Illustration: Rebecca Zisser/Axios

Measuring the extent of global counterfeiting is one of the hardest jobs in economics.

Up until a few years ago, it had never been seriously attempted: In 2005, I wrote a 3,000-word blog post titled "All counterfeiting statistics are bullshit." Back then, it was generally accepted that counterfeiting accounted for about 6% of global trade, although no one had a clue where that number came from.

To its credit, the OECD saw that the lack of data was a serious problem. After talking to customs agencies in multiple countries, the international agency released a report in 2016 saying that global trade in counterfeits accounted for no more than 2.5% of total 2013 world trade. That report has now been comprehensively revised and updated, with the new ceiling at 3.3% of 2016 world trade.

  • The numbers are vague for many reasons. Customs agencies' data on interceptions of fake goods are often very spotty, and many agencies keep no such data at all. What's more, when the data does exist, the agencies want to keep it confidential, so that counterfeiters can't learn what they're doing.
  • There are no error bars on the OECD numbers, and there is no attempt to place a lower bound on the size of the global counterfeiting market. Piotr Stryszowski, senior economist at the OECD Directorate for Public Governance and lead author of the new report, tells me that a rising upper bound does not necessarily mean that global trade in counterfeits is growing.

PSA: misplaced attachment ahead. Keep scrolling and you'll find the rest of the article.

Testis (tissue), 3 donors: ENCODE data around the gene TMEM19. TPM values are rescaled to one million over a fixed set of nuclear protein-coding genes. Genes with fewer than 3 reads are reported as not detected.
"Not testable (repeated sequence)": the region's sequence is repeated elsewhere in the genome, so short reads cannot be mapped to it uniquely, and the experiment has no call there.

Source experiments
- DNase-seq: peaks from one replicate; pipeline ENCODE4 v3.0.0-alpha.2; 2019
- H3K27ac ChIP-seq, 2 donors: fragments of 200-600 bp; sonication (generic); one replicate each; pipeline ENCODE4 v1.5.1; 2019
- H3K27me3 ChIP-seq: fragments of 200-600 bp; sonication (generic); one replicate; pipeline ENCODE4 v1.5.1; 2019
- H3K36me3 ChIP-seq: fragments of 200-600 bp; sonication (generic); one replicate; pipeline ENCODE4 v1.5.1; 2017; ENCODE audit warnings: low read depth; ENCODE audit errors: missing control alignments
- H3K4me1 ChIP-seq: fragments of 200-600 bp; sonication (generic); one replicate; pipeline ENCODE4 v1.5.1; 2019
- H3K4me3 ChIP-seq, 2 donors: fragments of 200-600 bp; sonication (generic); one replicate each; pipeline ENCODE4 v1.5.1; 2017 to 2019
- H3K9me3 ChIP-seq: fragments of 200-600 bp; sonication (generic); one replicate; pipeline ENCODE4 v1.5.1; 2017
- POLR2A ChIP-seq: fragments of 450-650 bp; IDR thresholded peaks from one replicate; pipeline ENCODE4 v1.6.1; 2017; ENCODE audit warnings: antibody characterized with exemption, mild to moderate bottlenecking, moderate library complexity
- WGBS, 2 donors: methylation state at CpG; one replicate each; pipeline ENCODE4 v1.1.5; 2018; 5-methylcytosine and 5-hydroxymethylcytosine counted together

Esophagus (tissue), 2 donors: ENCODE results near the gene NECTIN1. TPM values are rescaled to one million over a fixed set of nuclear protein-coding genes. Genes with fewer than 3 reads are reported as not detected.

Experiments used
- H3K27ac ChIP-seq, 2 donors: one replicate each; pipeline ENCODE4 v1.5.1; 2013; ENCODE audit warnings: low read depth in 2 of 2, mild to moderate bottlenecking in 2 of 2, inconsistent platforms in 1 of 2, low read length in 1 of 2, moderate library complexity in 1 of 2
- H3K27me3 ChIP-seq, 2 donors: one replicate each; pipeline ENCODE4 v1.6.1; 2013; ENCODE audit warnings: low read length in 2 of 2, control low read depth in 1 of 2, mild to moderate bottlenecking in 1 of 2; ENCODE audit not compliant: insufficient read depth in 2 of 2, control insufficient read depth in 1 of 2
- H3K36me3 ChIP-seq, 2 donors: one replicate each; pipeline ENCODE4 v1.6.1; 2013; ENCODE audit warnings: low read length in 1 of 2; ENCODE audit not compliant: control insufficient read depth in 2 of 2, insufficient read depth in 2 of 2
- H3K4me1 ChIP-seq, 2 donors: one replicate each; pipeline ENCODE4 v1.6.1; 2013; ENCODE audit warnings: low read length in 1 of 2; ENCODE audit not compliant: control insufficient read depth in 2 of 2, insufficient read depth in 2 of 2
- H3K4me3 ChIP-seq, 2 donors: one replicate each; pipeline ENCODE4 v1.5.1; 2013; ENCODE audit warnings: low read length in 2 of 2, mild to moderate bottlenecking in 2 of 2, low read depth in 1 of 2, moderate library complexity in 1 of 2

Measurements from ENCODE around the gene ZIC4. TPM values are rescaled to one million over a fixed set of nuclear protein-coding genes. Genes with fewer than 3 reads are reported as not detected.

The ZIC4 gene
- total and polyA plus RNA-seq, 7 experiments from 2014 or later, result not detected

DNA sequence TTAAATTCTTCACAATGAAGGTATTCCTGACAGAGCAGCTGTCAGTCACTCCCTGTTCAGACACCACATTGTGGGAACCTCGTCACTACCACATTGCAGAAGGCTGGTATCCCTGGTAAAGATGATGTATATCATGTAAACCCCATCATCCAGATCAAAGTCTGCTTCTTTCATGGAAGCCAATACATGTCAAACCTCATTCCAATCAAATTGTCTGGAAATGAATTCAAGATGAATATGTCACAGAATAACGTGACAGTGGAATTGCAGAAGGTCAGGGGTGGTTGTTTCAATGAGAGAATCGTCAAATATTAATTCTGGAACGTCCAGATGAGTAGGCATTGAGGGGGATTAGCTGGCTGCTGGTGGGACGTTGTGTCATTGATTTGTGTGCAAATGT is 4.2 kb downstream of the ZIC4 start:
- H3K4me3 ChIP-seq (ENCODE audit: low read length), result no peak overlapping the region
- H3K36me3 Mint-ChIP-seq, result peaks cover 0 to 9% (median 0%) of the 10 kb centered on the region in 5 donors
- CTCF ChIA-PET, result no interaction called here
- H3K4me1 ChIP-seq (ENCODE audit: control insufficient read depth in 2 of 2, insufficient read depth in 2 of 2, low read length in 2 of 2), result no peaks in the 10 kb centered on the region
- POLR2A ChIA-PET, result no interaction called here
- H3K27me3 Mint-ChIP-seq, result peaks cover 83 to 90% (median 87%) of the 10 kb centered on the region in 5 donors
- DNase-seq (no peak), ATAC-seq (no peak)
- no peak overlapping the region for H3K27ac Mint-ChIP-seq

Between the lines: The squeaky wheel gets the most grease. The global luxury goods industry tends to complain at the highest volume about counterfeit goods, and, possibly as a result, accounts for the lion's share of customs seizures.

  • Fashion and luxury goods accounted for fully two-thirds of customs seizures between 2014 and 2016, even though they represent less than a quarter of global counterfeiting volume by value. Counterfeit electronics from China, by contrast, seem to be crossing borders largely unnoticed.

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